46% of the Truth and Reconciliation Commission Calls to Action are either “Not Started” or “Stalled”. Why?
46% of the Truth and Reconciliation Commission Calls to Action
are either “Not Started” or “Stalled”. Why?
TORONTO, ONTARIO – Indigenous Watchdog is dedicated to monitoring and reporting on what is happening across the country with all 94 of the Truth and Reconciliation Commission (TRC) Calls to Action. As of August 17, 2020 the status of 43 specific Calls to Action is either “Not Started” or “Stalled”. To answer the question “Why?”, we track and present evidence through an Indigenous lens that is transparent, objective and independent.
Indigenous Watchdog is a federally regulated non-profit whose core mission is to keep its readers informed on the state of reconciliation in Canada by maintaining visibility into all the actions by the various stakeholder groups who have a vested interest in the outcomes identified by the TRC: Who is accountable? What have they done? Are they advancing reconciliation or not? If not, why?
The overarching design principle is to keep things simple by organizing the content primarily around three main categories:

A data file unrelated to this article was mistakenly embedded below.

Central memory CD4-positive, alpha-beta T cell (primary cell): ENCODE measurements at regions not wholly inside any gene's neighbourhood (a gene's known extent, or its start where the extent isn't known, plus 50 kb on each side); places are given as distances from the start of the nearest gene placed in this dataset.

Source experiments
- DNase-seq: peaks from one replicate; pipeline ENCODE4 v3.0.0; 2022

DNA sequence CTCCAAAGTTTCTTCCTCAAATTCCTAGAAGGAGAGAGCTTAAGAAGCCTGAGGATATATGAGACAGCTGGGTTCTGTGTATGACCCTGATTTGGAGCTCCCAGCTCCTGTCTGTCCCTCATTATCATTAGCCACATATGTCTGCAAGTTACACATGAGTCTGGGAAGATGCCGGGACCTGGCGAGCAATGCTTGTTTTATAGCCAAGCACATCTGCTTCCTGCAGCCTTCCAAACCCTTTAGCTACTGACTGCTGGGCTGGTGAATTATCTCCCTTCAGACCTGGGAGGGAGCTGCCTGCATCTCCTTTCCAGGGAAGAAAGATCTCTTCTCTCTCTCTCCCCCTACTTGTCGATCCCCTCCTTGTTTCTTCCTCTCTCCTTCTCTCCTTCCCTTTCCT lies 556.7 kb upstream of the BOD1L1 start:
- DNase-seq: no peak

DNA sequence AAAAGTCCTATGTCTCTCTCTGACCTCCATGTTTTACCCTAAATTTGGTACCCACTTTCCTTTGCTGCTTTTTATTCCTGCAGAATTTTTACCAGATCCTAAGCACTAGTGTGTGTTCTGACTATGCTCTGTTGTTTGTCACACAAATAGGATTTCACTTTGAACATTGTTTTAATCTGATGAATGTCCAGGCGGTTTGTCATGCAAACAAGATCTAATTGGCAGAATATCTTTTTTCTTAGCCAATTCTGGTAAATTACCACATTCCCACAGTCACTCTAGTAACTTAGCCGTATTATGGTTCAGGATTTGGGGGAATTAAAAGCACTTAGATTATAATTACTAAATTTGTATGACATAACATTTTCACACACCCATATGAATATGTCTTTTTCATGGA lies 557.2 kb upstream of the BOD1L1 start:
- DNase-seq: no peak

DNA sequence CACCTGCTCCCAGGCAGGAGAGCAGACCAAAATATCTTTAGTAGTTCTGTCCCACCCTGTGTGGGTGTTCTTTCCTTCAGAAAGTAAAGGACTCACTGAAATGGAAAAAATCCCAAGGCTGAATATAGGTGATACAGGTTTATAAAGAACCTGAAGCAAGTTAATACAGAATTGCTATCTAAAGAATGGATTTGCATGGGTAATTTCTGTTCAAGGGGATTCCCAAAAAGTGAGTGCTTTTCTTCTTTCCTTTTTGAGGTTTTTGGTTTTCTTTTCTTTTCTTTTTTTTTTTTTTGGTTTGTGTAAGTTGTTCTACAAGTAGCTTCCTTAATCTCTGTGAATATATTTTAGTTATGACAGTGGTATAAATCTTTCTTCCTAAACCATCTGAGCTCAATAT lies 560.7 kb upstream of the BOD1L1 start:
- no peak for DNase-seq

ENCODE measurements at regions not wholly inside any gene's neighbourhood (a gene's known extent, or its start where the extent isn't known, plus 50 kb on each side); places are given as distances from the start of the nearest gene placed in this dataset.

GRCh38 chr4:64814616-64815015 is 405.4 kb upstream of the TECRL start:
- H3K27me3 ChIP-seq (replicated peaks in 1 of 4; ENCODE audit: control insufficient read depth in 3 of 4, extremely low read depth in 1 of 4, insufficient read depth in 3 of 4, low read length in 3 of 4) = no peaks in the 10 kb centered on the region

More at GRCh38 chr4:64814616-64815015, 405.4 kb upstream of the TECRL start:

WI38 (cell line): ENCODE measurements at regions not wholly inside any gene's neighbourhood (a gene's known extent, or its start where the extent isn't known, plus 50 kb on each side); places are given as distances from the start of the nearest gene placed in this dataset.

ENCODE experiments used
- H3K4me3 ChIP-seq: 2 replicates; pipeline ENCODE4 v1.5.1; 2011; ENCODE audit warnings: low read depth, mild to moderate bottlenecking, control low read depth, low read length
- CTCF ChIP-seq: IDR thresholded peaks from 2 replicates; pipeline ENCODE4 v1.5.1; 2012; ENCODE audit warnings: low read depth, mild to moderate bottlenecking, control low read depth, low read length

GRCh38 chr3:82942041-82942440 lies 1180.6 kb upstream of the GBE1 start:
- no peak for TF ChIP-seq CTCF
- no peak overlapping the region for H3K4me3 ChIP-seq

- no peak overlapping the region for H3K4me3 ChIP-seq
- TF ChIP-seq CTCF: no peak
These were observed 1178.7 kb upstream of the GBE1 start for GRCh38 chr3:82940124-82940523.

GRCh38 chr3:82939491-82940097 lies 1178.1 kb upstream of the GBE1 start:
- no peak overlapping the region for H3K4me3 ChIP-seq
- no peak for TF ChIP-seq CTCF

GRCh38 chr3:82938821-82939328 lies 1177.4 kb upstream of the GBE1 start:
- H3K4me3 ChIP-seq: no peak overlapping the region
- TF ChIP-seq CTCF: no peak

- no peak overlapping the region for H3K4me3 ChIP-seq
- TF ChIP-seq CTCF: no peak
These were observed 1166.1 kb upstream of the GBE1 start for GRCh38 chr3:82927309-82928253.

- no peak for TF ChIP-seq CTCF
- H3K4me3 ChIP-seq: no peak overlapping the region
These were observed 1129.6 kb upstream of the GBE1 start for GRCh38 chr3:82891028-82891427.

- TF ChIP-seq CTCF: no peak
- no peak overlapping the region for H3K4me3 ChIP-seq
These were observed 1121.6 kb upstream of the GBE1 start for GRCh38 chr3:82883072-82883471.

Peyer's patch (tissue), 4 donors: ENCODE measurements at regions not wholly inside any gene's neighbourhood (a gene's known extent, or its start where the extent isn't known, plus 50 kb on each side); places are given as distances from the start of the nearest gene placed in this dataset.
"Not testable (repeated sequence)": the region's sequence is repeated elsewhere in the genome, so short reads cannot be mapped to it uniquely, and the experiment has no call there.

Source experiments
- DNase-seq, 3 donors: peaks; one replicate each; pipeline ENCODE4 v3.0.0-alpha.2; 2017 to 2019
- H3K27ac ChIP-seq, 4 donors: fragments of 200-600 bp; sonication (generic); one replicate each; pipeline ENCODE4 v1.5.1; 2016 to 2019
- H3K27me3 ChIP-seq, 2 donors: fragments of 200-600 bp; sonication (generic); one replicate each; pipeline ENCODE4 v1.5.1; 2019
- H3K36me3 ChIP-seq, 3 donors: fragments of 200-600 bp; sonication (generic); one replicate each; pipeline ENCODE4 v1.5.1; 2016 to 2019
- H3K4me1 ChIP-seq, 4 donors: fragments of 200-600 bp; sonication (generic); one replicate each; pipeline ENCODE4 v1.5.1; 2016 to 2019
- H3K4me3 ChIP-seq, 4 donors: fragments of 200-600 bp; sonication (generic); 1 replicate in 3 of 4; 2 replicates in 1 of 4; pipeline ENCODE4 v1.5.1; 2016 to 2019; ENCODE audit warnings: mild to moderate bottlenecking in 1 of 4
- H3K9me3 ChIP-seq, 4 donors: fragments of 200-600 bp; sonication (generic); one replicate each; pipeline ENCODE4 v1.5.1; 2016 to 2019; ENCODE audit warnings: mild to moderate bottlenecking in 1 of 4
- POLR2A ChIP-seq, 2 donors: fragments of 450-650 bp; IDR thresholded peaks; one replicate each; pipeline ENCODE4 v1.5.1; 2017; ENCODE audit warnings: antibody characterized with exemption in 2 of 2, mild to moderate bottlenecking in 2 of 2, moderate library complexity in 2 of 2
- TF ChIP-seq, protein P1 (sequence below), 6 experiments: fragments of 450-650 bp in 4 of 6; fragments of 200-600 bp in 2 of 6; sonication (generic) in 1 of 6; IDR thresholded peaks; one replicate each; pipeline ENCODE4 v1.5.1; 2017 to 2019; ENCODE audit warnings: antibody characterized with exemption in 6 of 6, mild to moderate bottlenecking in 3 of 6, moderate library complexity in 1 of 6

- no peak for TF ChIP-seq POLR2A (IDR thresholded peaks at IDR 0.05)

- Call to Action Themes: Child Welfare, Education, Language and Culture, Health, Justice etc.
- Stakeholders: All levels of Government (Federal, Provincial, Territory and Municipal), Churches, Associations, Organizations, Business, Universities etc.
- Indigenous groups: differentiate between First Nations, Métis and Inuit wherever possible
Each of the Calls to Action is assigned a current status based on what each stakeholder is doing: it’s either In Progress, Complete, Not Started or Stalled. Indigenous Watchdog also publishes commentary on underlying problems raised by stakeholder actions i.e. government, police etc. The intent is to help broaden awareness on Indigenous issues by informing and educating users on the challenges Indigenous people face with entrenched colonial structures and attitudes that preserve and perpetuate the existing status quo.
The broader question is “What is the current reality in Indigenous communities – more than five years after the TRC released their Summary Report in June, 2015? And equally important, what is the mechanism to maintain accountability for each of the stakeholders – especially all levels of government – to do what was previously recommended by the Wahburg Report (1971), Penner Report (1983), The Royal Commission on Aboriginal Peoples (1996), the Kelowna Accord (2005). They were all distributed widely and ultimately ignored.
Let’s not let the same thing happen to the TRC.
For more information contact:
Douglas Sinclair, Executive Director
Email: [email protected]
# # #